Wolverhampton, July 2nd.
Once again summery weather graced the return of S.T.D. Register members’ Sunbeams to Wolverhampton, where these fine cars were built prior to the Rootes take-over. This year 29 were due to return to their birthplace, but not all of them made it; Carter’s fast 1934 Twenty tourer, for example, was prevented from leaving Devon due to a duff gearbox. However, a very good array of cars, the Sunbeams supported by a number of Roesch Talbots, assembled at the Mount Hotel, from where, after a tasteless and inadequate lunch, their drivers moved off for the traditional tour through the city, pausing outside the old works in Villiers Street. This cavalcade is Police escorted and the Wolverhampton Police go out of their way to be thoroughly helpful on this nostalgic occasion — this year some of their top-brass was present, keenly inspecting the line-up in West Park, which attracts a considerable number of interested onlookers.
Interest was lent by the presence of two Sunbeam bicycles, a 1914 Lady’s model and a 1912 Gentleman’s version. As two vintage Sunbeam motorcycles had accepted the organisers’ invitation to be present, there before our eyes were four examples of the famous “little oilbath” chain-case. Later one of these s.v. motorcycles, ridden by a youthful enthusiast. of 76, got away with that typical Sunbeam high-geared stride, to a typically deep exhaust note.
What of the cars? Oldest there was Walker’s 1919 Sunbeam 16, with new hood and a splendid kit of heavy tools to deal with punctures in its beaded-edge tyres. Pilkington produced a very nice 1929 16.9 coupé with a B.T.R. Balloon Cord tyre on its spare wheel, plated dummy hood-irons, and a board for a competition number. In contrast, Selwyn’s 1928 Weymann saloon 20 had painted hood-irons. Bolton brought the very first 20.9 to he made, with d.h. coupé body. Newman a very smart 16.9 saloon rather too bedecked with flags, flower vase and unnecessary lining-out; it still has its Goodyear Taxi Cord spare tyre. Frank Joyce now has two Speed Twenties, having rebuilt a derelict one to companion his well-known example that has completed some 138,000 miles. Dr. Crawford again brought his rare 1924 14/52 Sports/tourer with special inlet manifolditng, an S.C. deputising for the original Claudel-Hobson carburetter. A whiff of “R” heralded the arrival of Grp. Capt. Welch’s fine twin-cam 3-litre. In fact, there were Sunbeams of all sizes and types, of which Whiting’s 1929 16.9 tourer with front and rear windscreens was characteristic. The Dawn is often maligned but Paget and Lancaster produced two immaculate examples, of which the latter’s had by far the cleaner underparts. But should it have Rudge-type knock-on hub caps?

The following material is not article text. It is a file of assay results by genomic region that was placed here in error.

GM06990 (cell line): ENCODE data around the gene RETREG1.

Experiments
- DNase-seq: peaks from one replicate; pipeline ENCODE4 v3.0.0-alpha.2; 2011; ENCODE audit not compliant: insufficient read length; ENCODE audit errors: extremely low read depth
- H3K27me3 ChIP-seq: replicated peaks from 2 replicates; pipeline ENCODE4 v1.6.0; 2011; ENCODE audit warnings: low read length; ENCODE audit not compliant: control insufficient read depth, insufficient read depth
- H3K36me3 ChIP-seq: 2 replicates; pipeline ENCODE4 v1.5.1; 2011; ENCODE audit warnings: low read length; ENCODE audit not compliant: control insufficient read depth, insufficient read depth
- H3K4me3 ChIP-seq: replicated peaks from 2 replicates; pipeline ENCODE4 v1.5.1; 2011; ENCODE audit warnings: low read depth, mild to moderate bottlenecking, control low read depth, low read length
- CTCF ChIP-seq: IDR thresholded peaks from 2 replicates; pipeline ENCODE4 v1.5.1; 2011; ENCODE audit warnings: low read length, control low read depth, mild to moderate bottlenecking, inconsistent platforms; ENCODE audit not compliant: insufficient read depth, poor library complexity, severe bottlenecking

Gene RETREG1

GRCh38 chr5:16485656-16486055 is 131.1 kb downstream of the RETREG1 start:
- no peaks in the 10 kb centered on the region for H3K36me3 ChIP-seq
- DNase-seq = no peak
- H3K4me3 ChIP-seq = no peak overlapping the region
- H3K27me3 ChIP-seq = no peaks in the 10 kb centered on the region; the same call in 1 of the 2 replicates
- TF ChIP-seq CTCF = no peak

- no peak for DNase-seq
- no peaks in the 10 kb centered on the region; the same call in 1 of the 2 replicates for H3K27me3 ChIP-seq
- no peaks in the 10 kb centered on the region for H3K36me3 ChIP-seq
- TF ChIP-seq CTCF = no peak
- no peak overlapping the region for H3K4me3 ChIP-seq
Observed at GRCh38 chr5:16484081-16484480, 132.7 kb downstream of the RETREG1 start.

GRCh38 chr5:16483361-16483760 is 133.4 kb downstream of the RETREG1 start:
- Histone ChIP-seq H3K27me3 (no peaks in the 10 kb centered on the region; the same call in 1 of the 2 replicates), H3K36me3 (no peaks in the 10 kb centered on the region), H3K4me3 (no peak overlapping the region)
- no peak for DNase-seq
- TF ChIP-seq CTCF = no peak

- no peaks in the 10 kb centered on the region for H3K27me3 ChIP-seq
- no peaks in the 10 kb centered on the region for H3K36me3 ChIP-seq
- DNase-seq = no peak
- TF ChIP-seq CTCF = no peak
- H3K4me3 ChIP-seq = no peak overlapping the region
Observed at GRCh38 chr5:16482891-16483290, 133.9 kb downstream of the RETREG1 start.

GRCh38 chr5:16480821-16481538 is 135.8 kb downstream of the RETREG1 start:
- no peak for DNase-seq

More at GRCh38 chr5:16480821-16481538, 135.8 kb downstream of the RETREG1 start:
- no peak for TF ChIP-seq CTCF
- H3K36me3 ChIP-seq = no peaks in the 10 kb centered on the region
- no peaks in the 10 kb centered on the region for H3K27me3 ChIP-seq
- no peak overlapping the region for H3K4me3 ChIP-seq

There were no Darracqs, nor had any Clynos or Stars responded to the S.T.D. invitation to join in. But one of the Talbots was especially interesting — GO 66, a once-tatty 75 saloon, rebuilt as a very sporting fabric tourer, virtually to 90 specification, although it seems doubtful whether it was ever raced by Fox & Nicholl or Malcolm Campbell. The scruffiest Sunbeam to be seen was Crinson’s, alias Devizes, 1928 16.9 saloon, presumably running on bags of hay, according to a Daily Express strip-cartoon, which makes it so powerful that its bonnet has to be strapped down! Three of the cars in the rally came on trade plates, which is bad form and the legality of which is open to question (the Police were apparently prepared to overlook this aspect on this occasion). There is usually a “gate-crasher” — this year it was an odd 12/50 Alvis.
The prizes were presented after tea by the Register’s President, Mrs. Boddy; the Concours d’Elegance had been judged on a class system, whereby very good marks were needed to gain a First Class Award, so that there was no chance of poor cars getting high awards due to a general lowering of standards. Engines, chassis and bodywork were assessed separately, by different judges. [Boddy did the chassis part and, to be fair, awarded co-organiser Hughes’ Speed 20 one mark, his own Sunbeam ½-a-mark, out of 20!]